Input processing is both serial and parallel. In serial processing, the input travels along one pathway to a specific destination. In parallel processing, the input travels along several different pathways to be integrated in different CNS regions. Each mode has unique advantages in the overall scheme of neural functioning, but as an information processor, the brain derives its power from its ability to process in parallel.

Serial Processing

In serial processing, the whole system works in a predictable all-or-nothing manner. One neuron stimulates the next, which stimulates the next, and so on, eventually causing a specific, anticipated response. The most clear-cut examples of serial processing are spinal reflexes, but straight-through sensory pathways from receptors to the brain are also examples. Because reflexes are the functional units of the nervous system, it is important that you understand them early on. (422-423)

Reflexes are rapid, automatic responses to stimuli, in which a particular stimulus always causes the same response. Reflex activity, which produces the simplest of behaviors is stereotyped and dependable. For example, jerking away your hand after touching a hot object is the norm, and an object approaching the eye triggers a blink. Reflexes occur over neural pathways called reflex arcs that have five essential components -- receptor, sensory neuron, CNS integration center, motor neuron, and effector. (423)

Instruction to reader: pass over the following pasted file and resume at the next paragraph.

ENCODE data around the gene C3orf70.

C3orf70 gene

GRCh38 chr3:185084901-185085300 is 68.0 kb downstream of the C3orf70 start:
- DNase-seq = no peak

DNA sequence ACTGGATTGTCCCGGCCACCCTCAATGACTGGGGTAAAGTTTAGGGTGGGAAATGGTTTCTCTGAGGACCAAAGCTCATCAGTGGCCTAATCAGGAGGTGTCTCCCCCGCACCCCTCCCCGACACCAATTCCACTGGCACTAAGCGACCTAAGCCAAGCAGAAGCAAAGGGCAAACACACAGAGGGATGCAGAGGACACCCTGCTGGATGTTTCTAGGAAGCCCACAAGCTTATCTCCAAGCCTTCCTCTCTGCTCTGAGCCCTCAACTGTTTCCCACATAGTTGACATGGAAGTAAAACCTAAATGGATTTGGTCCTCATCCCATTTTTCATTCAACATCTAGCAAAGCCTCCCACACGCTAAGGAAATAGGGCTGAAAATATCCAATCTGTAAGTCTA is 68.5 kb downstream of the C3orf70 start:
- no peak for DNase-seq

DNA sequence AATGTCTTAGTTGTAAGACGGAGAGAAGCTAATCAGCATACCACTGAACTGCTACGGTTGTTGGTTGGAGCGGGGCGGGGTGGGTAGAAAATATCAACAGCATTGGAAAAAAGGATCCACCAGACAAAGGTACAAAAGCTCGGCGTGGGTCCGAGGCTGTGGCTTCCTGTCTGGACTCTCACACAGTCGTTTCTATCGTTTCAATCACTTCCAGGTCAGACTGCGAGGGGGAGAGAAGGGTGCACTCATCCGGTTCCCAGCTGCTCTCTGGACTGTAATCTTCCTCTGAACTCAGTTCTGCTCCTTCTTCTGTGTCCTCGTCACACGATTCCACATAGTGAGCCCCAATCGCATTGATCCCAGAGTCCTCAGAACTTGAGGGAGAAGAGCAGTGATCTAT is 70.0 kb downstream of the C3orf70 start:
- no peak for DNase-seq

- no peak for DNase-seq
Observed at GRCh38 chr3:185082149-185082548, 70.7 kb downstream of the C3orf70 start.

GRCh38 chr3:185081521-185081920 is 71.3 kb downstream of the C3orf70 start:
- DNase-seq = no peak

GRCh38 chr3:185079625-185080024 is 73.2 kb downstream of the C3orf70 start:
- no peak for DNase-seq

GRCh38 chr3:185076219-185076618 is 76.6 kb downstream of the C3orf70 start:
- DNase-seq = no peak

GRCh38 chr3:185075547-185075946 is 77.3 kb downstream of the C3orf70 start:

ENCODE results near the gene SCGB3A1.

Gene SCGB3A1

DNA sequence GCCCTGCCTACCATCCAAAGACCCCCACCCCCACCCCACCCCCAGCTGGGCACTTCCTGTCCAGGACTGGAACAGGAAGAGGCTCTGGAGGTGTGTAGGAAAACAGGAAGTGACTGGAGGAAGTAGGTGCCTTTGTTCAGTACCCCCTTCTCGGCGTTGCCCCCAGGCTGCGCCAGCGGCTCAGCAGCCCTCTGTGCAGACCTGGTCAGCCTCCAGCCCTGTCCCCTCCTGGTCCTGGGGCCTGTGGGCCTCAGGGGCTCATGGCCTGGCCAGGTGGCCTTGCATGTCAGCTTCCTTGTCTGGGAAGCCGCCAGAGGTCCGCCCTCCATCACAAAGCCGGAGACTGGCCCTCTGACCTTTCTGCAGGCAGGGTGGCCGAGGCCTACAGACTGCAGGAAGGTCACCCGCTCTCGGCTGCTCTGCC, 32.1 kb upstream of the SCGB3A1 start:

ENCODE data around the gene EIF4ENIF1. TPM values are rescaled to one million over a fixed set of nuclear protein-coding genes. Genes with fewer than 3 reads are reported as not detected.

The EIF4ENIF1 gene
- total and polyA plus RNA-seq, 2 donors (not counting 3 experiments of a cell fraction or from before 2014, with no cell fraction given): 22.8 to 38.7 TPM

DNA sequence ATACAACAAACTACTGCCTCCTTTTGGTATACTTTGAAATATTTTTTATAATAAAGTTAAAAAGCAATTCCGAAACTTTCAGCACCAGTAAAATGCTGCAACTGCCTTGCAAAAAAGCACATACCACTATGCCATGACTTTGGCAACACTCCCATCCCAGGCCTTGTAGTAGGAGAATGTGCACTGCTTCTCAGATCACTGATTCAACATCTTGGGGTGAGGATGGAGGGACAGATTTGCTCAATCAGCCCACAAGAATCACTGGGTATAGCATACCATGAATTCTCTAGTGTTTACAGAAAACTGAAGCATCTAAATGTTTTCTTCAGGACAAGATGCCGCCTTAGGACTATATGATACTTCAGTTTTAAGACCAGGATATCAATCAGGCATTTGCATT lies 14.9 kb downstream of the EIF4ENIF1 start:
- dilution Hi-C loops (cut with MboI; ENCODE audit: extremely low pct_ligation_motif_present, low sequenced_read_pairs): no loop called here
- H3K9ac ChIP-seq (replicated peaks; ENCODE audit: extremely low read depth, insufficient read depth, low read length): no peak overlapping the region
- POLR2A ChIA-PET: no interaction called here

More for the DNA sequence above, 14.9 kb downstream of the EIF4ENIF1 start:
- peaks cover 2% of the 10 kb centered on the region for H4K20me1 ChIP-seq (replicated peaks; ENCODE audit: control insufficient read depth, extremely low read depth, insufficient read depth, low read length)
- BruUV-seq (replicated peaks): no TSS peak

Parallel Processing

In parallel processing, inputs are segregated into many pathways, and information delivered by each pathway is dealt with simultaneously by different parts of the neural circuitry. For example smelling a pickle (the input) may cause you to remember pickling cucumbers on a farm; or it may remind you that you don't like pickles or that you must buy some at the market; or perhaps it will call to mind all these thoughts. For each person, parallel processing triggers some pathways that are unique. The same stimulus -- pickle smell, in our example -- promotes many responses beyond simple awareness of the smell. Parallel processing is not repetitious because the circuits do different things with the information, and each "channel" is decoded in relation to all the others to produce a total picture. (423)

Think, for example, about what happens when you step on something sharp while walking barefoot. The serially processed withdrawal reflex causes instantaneous removal of your injured foot from the sharp object (painful stimulus). At the same time, pain and pressure impulses are speeding up to the brain along parallel pathways that allow you to decide whether to simply rub the hurt spot to soothe it or to seek first aid. (423)

Parallel processing is extremely important for higher level mental functioning -- for putting the parts together to understand the whole. For example, you can recognize a dollar bill in a split second, a task that takes a serial-based computer a fairly long time. This is because you use parallel processing, which allows a single neuron to send information along several pathways instead of just one, so a large amount of information is processes much more quickly. (423a)

Marieb, Elaine N., & Katja Hoehn. Human Anatomy & Physiology. London: Pearson, 2007.